The initial announcement will be responsible for letting your investors and employees know that you are currently working on closing, or have closed, a merger or acquisition.
The announcement should include the following information:
- Details about the companies
- Provide information about what each company does, what products or services they sell, their mission and values statements, and the history of the organizations.
- Transaction effective date
- If the deal is finalized, provide the date at which is was finalized. If it is not yet finalized, provide as much information as possible about the upcoming date that you legally can.
- Reason for the merger or acquisition
- Your organization is merging or acquiring for a reason, right? Well, explain this to your employees. Is it because the company’s technologies are complimentary? Will it allow your organization to expand into a new market? If you explain the reason for the transaction, your employees will be more supportive of it.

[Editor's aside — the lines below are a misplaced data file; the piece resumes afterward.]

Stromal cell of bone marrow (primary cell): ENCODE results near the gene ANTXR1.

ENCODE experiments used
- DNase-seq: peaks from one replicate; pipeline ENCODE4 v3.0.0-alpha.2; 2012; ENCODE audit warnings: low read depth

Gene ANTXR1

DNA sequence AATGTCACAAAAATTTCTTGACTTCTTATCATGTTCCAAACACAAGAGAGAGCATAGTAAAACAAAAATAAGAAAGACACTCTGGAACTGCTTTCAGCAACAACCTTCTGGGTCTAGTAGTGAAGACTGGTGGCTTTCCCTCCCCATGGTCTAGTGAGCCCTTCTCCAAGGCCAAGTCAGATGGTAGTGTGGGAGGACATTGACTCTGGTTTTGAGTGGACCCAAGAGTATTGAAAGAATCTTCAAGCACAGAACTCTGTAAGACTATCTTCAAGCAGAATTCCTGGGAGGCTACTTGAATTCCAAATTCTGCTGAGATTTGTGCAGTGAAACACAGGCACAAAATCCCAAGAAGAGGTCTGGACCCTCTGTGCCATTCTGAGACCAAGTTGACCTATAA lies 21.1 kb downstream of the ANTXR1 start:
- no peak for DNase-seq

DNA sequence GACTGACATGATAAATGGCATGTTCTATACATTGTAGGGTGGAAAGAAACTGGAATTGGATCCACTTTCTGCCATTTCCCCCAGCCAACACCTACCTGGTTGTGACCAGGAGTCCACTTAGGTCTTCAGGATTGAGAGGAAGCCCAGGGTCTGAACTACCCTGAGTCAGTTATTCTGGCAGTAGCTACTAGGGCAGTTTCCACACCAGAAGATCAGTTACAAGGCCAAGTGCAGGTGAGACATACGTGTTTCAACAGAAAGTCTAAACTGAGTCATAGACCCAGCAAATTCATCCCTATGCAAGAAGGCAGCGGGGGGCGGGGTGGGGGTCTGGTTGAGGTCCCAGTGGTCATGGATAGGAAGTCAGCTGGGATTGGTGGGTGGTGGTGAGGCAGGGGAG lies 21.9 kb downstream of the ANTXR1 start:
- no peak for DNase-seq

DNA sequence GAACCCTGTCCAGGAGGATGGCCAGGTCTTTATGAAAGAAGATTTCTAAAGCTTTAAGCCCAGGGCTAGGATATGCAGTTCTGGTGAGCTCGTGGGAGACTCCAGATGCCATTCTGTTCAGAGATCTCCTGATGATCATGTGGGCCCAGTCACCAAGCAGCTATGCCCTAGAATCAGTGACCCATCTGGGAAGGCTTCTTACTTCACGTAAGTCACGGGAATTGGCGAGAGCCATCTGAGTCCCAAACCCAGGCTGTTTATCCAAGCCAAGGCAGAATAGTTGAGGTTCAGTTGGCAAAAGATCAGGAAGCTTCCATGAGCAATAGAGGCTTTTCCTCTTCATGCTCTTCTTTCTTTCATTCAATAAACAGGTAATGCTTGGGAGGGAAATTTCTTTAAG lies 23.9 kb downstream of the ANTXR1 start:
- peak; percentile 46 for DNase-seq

- Goals, impacts, and new objectives of this transaction
- The more specific you can be about these, the better. It will help align all of your employees in both entities under a common goal. Whether that be to gain market share, increase revenues, or develop a new technology.
- Information on the specific business being merged or acquired (What do they do? What do they sell?)
- Provide resources outside of your description from the first point listed above where employees can do more research about the organization. This could be a PDF, or a link to an intranet website page.
- Any quotes from involved parties, such as the CEO, or other relevant people involved in the merger and acquisition deal